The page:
Four Scarborough girls are being commended for doing exactly the right thing after a man allegedly offered them candy and tried to lure them into his car.
On the way to Albert Campbell Public Library after school Monday afternoon, the group of 10-year-old girls showed their street smarts when a strange car pulled up beside them.
They said the man inside offered them candy and asked them to get in the car with him.
“We just all said, ‘Nope,’ and then we kept walking and he kept following us,” one of the girls told CityNews.
That’s when the man got out of his car and started walking behind them.
“He also said, ‘If you don’t get in my car, I’ll catch you. I’ll get you with my car,’” the girl explained. “So we ran really fast. I never ran so fast in my life before.”
The girls fled to the nearby library, where they told staff to call police.
Toronto police spokesman Const. Victor Kwong commended the girls for their actions, and said their descriptions helped lead to a quick arrest.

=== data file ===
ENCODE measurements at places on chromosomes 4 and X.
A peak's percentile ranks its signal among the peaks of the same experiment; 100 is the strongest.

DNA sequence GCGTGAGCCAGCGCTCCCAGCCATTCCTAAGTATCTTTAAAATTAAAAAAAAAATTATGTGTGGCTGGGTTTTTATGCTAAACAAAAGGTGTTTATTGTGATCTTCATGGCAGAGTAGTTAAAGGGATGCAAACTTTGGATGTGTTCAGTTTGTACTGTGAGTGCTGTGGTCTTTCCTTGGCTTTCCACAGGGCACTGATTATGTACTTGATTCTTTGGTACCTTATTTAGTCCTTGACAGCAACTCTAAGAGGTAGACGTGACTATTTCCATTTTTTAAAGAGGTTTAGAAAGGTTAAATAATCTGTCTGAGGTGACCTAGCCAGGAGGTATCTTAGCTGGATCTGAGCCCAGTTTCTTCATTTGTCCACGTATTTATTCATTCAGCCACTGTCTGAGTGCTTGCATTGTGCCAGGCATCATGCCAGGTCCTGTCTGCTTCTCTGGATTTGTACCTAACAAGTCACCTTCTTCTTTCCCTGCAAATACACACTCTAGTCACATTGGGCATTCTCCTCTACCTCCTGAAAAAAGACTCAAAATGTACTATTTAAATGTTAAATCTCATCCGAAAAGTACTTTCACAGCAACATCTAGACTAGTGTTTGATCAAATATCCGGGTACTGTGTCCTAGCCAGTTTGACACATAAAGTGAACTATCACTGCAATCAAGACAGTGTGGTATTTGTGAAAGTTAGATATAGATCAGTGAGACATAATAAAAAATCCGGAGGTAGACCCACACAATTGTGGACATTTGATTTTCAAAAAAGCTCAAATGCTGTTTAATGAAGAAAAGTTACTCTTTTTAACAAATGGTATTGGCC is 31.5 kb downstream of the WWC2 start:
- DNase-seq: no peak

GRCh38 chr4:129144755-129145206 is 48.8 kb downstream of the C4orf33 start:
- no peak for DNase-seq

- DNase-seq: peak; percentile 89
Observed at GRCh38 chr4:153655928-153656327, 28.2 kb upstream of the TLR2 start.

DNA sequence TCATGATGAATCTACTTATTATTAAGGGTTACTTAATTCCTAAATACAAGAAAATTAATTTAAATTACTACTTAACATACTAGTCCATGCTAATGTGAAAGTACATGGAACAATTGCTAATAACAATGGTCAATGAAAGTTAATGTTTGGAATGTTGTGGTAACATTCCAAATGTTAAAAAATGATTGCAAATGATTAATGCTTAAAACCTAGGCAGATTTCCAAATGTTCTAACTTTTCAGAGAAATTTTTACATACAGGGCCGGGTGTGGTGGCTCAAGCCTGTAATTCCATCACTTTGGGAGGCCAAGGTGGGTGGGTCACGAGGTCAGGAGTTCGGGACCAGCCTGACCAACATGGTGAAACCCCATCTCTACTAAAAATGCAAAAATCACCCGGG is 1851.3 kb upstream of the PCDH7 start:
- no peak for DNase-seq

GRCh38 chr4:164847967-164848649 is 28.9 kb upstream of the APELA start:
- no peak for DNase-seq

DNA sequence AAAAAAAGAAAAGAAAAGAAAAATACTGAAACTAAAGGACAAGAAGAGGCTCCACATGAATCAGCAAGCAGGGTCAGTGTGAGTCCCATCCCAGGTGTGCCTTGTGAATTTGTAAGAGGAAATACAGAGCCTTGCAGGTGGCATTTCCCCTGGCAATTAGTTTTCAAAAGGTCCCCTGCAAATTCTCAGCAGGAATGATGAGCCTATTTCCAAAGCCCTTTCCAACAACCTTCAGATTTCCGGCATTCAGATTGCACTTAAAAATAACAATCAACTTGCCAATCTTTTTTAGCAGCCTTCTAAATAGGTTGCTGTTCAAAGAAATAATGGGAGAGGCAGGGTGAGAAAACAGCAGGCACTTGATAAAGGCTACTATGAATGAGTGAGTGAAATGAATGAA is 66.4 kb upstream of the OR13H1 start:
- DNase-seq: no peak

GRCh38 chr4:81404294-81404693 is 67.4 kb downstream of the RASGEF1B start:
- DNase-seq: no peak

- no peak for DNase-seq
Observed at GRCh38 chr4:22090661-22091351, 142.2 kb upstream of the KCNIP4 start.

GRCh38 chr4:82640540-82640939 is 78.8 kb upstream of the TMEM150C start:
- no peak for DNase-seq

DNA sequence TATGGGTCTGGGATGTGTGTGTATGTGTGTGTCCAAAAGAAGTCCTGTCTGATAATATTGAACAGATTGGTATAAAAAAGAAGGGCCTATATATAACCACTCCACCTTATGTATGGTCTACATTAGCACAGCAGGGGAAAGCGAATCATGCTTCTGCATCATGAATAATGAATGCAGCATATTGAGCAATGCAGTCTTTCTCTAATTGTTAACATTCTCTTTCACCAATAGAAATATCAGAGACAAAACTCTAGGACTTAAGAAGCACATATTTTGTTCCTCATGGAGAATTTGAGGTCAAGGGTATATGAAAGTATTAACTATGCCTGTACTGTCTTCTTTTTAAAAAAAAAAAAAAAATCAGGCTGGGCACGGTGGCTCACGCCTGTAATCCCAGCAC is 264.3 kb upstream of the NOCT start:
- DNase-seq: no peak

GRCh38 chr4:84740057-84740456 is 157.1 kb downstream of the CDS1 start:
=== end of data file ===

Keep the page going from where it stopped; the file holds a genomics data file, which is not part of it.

“They remembered seeing him go into a store and, viewing those security cameras, we were able to identify who this person was,” he said.
Panagiote Konstantelos, 66, of Toronto, has been charged with four counts of criminal harassment.
One of the children’s mothers, whose name CityNews is withholding to protect her daughter’s identity, said hearing what happened gave her goosebumps.
“She should be proud of herself. She’s done the right thing,” the woman said. “To me, her and her friends are little heroes.”
Today’s Parent editor-in-chief Sasha Emmons said the incident provides the perfect opportunity for parents to talk to their kids about street safety.
“By the time they are walking to school by themselves or walking home with friends, playing out in the yard by themselves, you want to make sure you’ve had a conversation about those kinds of possible situations that could be making them uncomfortable,” she said.
She offers the following streetproofing tips for parents.
- Avoid emphasizing “stranger danger” since most abductions happen by an acquaintance or family member.
- Focus on possible situations they might encounter and role play different scenarios (e.g. an adult asking for directions, offering candy, or asking for help finding their dog).
- Remind them to listen to their gut and stay away from any situations they don’t have their parents’ permission to participate in or that makes them feel uncomfortable.
- If they are approached, they should yell, ‘No!’ and run in the opposite direction.
- They should seek out safe spaces (e.g. libraries, schools, stores) and safe adults (e.g. teachers, police officers, crossing guards).